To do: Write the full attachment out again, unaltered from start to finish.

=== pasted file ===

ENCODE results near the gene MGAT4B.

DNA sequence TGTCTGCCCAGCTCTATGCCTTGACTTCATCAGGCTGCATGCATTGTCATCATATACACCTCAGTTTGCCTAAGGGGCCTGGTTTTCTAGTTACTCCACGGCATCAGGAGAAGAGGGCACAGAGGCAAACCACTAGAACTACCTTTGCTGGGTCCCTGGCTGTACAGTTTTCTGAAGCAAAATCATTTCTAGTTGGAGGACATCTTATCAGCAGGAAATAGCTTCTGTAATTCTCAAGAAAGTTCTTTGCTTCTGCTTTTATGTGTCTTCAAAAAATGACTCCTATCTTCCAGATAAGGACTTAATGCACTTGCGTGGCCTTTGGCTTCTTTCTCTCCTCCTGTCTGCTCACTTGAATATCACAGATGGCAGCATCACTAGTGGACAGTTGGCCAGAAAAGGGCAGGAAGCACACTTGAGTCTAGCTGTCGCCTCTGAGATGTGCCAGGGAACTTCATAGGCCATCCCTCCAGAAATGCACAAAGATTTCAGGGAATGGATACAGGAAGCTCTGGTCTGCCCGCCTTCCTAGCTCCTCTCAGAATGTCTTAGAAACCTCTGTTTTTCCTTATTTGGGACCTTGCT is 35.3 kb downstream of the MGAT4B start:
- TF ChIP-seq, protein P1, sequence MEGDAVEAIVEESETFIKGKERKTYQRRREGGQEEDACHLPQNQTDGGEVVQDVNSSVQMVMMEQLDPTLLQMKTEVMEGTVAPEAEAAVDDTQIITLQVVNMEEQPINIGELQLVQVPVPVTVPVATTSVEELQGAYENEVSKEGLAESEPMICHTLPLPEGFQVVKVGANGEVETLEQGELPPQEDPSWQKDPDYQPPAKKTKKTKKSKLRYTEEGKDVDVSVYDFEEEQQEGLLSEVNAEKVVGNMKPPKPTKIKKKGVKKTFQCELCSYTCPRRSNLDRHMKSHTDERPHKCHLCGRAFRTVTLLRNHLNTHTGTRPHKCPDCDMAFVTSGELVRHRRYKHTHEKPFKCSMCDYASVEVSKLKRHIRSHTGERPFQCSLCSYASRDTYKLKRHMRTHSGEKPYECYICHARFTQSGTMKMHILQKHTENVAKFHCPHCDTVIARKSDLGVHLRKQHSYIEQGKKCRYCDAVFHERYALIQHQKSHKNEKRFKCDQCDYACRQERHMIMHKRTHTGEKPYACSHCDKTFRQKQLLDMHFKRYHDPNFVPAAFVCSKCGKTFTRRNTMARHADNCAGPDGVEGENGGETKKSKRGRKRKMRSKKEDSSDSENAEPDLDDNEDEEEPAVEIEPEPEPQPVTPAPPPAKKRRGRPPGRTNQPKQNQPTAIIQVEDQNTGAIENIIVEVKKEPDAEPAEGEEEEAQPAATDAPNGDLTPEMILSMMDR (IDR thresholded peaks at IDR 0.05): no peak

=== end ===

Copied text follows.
ENCODE results near the gene MGAT4B.

DNA sequence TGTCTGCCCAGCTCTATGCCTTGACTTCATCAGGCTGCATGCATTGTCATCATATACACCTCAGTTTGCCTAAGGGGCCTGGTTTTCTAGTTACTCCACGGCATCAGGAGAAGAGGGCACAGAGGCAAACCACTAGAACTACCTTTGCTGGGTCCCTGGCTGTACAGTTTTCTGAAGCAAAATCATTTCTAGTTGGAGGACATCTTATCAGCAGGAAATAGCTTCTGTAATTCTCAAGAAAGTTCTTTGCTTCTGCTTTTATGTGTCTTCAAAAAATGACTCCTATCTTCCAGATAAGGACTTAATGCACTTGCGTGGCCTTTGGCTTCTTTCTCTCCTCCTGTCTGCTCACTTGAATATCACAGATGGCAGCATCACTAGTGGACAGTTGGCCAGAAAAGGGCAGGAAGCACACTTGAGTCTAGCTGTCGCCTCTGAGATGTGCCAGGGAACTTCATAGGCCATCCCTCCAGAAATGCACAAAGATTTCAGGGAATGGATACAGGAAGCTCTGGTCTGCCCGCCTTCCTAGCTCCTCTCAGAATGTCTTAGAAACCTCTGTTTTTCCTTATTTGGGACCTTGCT is 35.3 kb downstream of the MGAT4B start:
- TF ChIP-seq, protein P1, sequence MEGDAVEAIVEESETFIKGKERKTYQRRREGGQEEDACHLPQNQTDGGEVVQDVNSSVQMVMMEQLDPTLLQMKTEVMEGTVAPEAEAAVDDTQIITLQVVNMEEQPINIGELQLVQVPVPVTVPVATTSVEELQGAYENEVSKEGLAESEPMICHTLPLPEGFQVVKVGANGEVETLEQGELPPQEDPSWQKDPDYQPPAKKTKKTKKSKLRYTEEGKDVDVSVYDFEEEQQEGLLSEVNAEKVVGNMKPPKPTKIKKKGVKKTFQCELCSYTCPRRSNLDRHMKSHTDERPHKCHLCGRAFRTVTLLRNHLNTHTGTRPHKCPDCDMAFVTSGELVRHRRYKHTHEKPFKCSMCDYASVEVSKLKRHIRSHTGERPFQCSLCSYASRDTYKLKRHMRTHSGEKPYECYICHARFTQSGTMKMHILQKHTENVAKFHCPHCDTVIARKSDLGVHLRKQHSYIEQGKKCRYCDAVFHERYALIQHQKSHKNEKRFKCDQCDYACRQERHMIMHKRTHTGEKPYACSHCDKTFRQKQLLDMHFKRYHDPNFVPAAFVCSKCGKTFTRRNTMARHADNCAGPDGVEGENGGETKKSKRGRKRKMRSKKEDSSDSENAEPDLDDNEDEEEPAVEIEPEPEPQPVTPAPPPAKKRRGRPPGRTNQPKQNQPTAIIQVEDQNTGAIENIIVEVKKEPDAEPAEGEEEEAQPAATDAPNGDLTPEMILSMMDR (IDR thresholded peaks at IDR 0.05): no peak